A N G K O R, C A M B O D I A in 1959
After being the complete tourist in Bangkok, rushing from temple to temple and visiting all the places of interest which my guidebook described to me, I then decided to be a tourist in Cambodia and visit the ancient ruins of Angkor.
I flew down to Siem Reap in a Royal Cambodian Airlines DC3 aircraft. They used to operate a daily service departing Bangkok at 8am and returning to Siem Reap at 6pm. With my health documents and my Cambodia visa up-to-date, and the knowledge that the best place to secure Cambodian currency was at the hotel in Siem Reap, I set off. My flight down was uncomfortable; the aircraft was utilitarian inside, cold and draughty. The stewardess spent most of her time manicuring her nails but did find time to present us with an impressive amount of forms for completion prior to our arrival.
On arrival at Siem Reap, a tiny grass strip of a runway, what it lacked in size it certainly made up by its officialdom. Customs, Health and Immigration authorities in their impressive uniforms, covered in gold braid, were swarming everywhere and very busy with their rubber stamps.
A Volkswagen transported us from the airport to the Grand Hotel of Reap, a distance of about 10 miles.
The Grand Hotel is a barrack-like pile. The management were both friendly and helpful and having changed some money, I then arranged my tour for the day. As my time was limited, I decided to visit ANGKOR THOM in the morning and Angkor Wat in the afternoon.
From the hotel terrace, I could see, about five miles away, five lotus-shaped towers of ANGKOR WAT rising like great black rocks above a sea of forest and I experienced a preliminary thrill of expectation at the thought of what lay ahead for me.
When did this incredible civilisation all start? Well, it is a story that began during the first six centuries of the Christian era; when Indian merchants sailed across the sea to the shores of South-East Asia. These Indian adventurers of ancient times opened up a really glorious period in history and civilisations appeared in Ceylon, Java and the greatest of them all, ANGKOR in CAMBODIA.
The Khmer Kings chose this Provence of Siem Reap to build their capital as it was in this area that the land was fertile, criss-crossed with streams that never dried up, a lake close by abundant in fish, forests rich in precious species, sandstone quarries and iron mines - in fact all the elements favourable to human settlement.
For the next six centuries, as one kind followed another, the place was enriched with temple after temple and over a hundred sanctuaries and monuments were built.
The causeway we entered by was flanked on either side by a great stone of gods holding the 'naga' (snake) in their hands. The actual archway into the city was very narrow and our car only just made it. The archway was very high, the reason for this was because in the olden days elephants passed through and on their backs sat the princes, with slaves holding parasols over their heads.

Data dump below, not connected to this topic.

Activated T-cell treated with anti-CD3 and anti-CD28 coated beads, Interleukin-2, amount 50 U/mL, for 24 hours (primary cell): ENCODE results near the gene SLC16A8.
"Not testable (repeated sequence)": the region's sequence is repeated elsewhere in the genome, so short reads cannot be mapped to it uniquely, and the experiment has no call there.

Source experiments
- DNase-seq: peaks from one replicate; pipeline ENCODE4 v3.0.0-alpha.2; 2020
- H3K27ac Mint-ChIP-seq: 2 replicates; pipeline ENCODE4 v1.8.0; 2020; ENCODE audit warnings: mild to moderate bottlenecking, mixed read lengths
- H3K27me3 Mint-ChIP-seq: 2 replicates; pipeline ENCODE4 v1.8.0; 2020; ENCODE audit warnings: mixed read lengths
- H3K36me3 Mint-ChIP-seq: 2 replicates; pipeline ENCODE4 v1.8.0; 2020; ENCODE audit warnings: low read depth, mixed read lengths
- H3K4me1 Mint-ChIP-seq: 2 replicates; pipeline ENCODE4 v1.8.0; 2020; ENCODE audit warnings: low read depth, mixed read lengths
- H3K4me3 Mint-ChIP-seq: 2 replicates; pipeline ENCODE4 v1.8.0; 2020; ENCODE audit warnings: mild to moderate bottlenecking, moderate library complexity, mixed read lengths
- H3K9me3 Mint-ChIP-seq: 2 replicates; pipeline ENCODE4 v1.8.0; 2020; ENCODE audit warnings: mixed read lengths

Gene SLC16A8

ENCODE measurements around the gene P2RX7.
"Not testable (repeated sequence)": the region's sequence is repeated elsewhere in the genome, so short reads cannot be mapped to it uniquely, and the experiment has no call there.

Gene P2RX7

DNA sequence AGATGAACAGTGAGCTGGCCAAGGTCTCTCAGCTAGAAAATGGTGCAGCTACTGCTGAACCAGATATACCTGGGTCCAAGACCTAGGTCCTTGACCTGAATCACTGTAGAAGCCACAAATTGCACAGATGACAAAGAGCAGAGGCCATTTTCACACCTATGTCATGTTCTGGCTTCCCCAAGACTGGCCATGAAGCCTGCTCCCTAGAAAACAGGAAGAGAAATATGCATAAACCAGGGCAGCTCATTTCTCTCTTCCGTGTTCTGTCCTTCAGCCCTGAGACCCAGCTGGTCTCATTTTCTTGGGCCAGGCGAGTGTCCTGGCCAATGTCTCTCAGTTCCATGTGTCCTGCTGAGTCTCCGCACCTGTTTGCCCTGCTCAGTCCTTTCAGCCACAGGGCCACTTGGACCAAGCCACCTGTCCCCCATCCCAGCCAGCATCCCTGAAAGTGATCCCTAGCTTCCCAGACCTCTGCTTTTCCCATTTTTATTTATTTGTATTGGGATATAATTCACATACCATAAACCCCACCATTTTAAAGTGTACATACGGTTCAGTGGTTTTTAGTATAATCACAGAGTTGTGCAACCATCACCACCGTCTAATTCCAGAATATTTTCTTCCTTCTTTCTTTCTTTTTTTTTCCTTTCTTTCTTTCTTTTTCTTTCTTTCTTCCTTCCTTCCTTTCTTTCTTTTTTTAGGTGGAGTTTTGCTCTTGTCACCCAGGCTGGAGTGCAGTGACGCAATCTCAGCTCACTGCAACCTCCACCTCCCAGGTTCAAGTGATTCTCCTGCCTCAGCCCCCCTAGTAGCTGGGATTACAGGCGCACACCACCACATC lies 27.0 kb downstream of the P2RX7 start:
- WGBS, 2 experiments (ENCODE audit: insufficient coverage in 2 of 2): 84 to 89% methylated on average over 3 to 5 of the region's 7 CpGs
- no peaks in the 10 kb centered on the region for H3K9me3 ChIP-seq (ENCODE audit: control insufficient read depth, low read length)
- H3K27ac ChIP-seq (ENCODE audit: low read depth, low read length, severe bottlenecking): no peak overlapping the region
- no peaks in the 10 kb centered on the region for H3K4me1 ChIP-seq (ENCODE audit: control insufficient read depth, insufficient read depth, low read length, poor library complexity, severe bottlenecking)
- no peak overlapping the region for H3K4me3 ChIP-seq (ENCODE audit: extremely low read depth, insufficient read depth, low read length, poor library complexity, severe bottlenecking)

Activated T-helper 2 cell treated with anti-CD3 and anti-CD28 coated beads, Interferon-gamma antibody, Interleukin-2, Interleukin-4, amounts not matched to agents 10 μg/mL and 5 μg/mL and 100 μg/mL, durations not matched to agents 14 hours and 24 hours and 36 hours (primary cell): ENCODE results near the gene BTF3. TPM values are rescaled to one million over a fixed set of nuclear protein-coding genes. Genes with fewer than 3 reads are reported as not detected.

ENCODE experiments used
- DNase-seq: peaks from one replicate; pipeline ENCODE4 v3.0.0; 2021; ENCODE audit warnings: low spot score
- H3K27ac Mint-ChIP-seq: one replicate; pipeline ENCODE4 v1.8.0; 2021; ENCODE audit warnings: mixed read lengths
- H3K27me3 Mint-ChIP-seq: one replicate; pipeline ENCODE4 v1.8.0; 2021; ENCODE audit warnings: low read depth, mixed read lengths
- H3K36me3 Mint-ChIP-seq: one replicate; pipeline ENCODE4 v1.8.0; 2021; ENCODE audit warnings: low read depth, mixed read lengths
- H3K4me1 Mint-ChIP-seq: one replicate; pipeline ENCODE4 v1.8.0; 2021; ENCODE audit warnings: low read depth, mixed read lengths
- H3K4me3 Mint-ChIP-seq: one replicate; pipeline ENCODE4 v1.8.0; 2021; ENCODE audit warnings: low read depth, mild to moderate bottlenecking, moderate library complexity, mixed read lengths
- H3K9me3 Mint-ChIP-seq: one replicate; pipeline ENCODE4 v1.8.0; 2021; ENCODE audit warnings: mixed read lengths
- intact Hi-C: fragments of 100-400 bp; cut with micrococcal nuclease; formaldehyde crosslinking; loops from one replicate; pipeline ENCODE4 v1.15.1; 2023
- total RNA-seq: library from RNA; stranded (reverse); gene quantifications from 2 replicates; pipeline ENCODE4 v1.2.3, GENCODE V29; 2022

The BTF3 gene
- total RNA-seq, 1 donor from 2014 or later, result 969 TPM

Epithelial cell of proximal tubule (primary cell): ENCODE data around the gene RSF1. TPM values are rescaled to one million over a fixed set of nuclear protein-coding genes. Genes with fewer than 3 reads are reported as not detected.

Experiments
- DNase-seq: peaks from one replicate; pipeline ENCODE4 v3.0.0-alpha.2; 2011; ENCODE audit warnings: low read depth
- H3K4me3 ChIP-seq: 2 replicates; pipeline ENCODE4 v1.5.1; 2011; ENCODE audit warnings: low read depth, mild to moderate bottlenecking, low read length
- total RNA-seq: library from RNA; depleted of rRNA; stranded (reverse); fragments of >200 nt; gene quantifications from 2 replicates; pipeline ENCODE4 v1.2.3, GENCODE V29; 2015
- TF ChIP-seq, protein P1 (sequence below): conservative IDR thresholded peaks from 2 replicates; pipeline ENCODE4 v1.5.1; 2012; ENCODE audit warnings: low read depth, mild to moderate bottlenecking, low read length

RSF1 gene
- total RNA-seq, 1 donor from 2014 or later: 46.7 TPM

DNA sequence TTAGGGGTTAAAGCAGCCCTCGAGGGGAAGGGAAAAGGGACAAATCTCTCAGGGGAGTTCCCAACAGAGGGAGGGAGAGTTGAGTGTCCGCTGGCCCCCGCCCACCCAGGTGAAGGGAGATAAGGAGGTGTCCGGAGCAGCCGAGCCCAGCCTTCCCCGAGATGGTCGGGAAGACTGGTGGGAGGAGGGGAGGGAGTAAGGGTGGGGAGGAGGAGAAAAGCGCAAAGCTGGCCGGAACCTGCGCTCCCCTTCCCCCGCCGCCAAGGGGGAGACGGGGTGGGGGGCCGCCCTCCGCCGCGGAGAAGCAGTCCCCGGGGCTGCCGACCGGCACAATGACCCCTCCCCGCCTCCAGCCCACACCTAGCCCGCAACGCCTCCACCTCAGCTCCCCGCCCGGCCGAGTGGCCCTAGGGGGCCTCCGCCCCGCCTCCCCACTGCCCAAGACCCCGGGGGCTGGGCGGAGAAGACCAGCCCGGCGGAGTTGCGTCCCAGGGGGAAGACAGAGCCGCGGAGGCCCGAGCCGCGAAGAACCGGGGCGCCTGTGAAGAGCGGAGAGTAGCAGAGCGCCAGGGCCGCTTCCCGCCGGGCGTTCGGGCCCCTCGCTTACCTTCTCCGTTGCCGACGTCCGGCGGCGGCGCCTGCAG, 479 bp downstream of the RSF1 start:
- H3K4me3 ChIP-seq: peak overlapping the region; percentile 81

The area within these walls was enormous and our guide told us it could have housed the whole of ancient Rome!
One of the most amazing edifices in stone I looked over was the BAYON. This temple looked rather like a pyramid and was built up in three stages with masses of closely clustered towers all carved out in stone and hardly an inch of any of the stones that didn't have some form of sculpture. These were the 'bas-reliefs’ depicting contemporary Khmer life. The whole of the Bayon is rather overpowering and more like a colossal exhibition of sculpture than a work of architecture.
It is said that King Jayavarman VII, who built Angkor Thom, had a tremendous megalomaniac streak and the Bayon and other temples he built inside Angkor Thom have many stone figures and faces which are images of him! The construction of the Bayon was fundamentally poor and a number of its towers have crumbled, and had the French not arrived when they did, we may not have the Bayon today.
It was while I was clambering around this edifice that a slight diversion occurred. An elderly American lady sight-seeing with me, fainted, brought on no doubt by the intense heat and humidity, made worse by the close proximity of the jungle. We got her into a car which soon revived her and decided to all return to the hotel in need of a cool drink and lunch!
AFTER LUNCH I HEADED FOR ANGKOR WAT
Angkor Wat is not only the finest, but also the best preserved of Khmer monuments. It was built in the first half of the 12th century and is said to be the largest religious building ever constructed by man. Angkor Wat has a suggestion of austerity about its simply massive design, unlike the Bayon at Angkor Thom with its over-done sculptures of human faces; there is little of this here.
A broad moat encloses Angkor Wat and a wide stone causeway crosses this to reach the main entrance.
One of the most fascinating things I saw at Angkor Wat was in one of its cloisters. A vast frieze of pictorial carvings covering a wall reaching about eight feet high and stretching for more than half a mile like an immense tapestry wrought in stone.
Today, close to Angkor Wat, there is a small, new building which houses some Buddhist monks and as I wandered round the cloisters, I could see them in prayer, dressed in their saffron robes with their heads shaven, just the same as those monks of seven centuries ago. But apart from those few monks, I was the only person there that afternoon, dripping in perspiration, an alien invader.
And so a day of fierce tropical heat drew to a close and not a little weary. After a quick shower at the hotel, I caught the plane for Bangkok.